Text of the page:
New right for workers to be accompanied at disciplinary and grievance hearings

The Employment Relations Act 1999 gives UK workers the statutory right to be accompanied by a trade union official or fellow worker at workplace disciplinary and grievance hearings. This feature outlines the new provisions, which came into force in September 2000, and highlights their potential impact.

From 4 September 2000, workers in the UK have the right to be accompanied by a trade union official or fellow worker workplace disciplinary or grievance hearings (UK0008184N). The new statutory provisions, contained in sections 10-15 of the Employment Relations Act 1999 (UK9912145F), were brought into force on that date by statutory instrument. At the same time, a code of practice on disciplinary and grievance procedures drawn up by the independent Advisory, Conciliation and Arbitration Service (ACAS) also came into effect.

Key points of the new legislation

The legislation provides that workers invited by their employer to attend a disciplinary or grievance hearing may opt to be accompanied by a single individual of their choice who is either:

  • a full-time union official;
  • a lay union official certified by the union as having experience or having received training in performing this role; or
  • a fellow worker currently employed by the same employer.

The new right applies where the requirement or invitation to attend a disciplinary or grievance hearing is made on or after 4 September 2000. A disciplinary hearing is defined as a hearing which could result in a formal warning to a worker by the employer or some other action against them, or the confirmation of a warning or other action (ie an appeal hearing). A grievance hearing is defined as concerning the performance of a (contractual or statutory) duty by an employer in relation to a worker.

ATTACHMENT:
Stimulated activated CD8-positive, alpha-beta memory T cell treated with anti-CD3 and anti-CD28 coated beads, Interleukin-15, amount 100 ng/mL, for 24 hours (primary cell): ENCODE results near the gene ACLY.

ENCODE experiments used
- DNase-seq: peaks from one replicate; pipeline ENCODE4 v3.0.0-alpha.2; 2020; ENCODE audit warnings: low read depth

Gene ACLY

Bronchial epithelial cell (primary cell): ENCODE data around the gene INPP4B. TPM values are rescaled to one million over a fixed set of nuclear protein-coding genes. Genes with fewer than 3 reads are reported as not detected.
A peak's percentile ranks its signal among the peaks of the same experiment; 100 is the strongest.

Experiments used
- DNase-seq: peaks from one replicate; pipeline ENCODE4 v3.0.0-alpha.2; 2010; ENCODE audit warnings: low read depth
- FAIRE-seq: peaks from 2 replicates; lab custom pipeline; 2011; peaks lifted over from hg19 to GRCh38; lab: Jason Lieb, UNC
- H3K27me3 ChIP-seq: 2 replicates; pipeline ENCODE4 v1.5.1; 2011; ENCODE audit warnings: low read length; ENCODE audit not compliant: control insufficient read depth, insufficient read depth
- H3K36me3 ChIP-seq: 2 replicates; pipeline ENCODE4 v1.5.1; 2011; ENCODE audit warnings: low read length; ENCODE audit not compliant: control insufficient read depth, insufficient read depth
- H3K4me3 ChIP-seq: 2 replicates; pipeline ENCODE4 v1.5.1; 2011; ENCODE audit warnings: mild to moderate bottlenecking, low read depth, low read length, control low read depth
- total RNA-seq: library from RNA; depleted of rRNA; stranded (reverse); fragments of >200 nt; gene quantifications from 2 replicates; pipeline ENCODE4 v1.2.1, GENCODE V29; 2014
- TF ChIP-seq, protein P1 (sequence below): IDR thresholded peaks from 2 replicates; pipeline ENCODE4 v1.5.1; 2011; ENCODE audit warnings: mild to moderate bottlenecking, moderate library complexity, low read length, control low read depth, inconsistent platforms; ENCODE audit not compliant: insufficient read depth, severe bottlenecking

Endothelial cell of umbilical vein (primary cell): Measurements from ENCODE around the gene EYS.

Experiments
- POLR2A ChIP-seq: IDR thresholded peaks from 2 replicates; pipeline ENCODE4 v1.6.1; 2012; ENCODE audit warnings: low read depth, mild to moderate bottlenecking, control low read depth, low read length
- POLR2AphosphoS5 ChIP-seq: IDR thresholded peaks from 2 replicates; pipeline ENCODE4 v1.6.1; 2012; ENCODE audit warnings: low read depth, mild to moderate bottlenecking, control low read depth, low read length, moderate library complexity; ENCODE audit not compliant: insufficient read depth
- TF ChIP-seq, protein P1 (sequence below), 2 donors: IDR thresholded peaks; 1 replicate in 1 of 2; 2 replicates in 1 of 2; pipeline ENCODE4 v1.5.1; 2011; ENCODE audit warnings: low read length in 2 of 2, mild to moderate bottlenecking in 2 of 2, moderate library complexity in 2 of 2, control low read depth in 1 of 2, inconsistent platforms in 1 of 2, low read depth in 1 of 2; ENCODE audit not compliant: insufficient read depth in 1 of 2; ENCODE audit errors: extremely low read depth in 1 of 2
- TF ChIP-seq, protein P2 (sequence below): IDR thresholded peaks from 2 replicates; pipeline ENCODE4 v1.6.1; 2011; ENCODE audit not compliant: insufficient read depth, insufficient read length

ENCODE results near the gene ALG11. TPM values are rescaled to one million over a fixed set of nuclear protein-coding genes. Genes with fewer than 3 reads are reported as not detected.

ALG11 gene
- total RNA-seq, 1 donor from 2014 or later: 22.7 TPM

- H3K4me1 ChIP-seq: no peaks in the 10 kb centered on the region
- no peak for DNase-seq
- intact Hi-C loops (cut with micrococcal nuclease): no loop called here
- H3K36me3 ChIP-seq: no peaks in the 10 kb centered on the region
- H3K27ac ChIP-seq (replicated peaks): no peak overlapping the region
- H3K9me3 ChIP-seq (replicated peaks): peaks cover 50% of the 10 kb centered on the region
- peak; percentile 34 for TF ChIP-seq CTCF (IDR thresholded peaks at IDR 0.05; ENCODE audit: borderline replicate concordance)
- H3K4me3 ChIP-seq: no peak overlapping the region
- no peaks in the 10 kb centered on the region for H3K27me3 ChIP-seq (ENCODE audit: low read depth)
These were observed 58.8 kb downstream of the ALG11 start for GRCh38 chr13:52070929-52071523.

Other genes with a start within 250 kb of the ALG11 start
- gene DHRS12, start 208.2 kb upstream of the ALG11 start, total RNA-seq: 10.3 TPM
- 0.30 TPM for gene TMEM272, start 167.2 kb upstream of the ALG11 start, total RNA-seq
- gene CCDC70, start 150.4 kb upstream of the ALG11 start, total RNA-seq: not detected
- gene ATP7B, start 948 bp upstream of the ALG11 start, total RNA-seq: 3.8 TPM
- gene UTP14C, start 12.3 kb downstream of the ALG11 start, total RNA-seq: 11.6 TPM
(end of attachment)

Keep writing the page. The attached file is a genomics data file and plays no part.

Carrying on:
The accompanying person may address the hearing and confer with the worker during the hearing but may not answer questions on the worker's behalf. If a worker's chosen companion is not available at the time proposed for the hearing, employers must agree to an alternative time for the hearing, no more than five days after the original date. Where the chosen companion is employed by the same employer, the latter must allow them to take paid time off during working hours to attend the hearing.

If an employer fails to comply with the new statutory provisions, the workers concerned may complain to an employment tribunal which may award compensation of up to two weeks' pay if it upholds the complaint. Workers also have the right not to be subject to any detriment as an individual on the grounds of having sought to exercise the right to accompaniment.

There is no legal obligation on employers to introduce disciplinary or grievance procedures where they do not already exist (although section 3 of the Employment Rights Act 1996 does oblige employers with 20 or more employees to inform them of any disciplinary rules applicable, and specify a person to whom they can apply for redress of any grievance and the manner in which any such application should be made).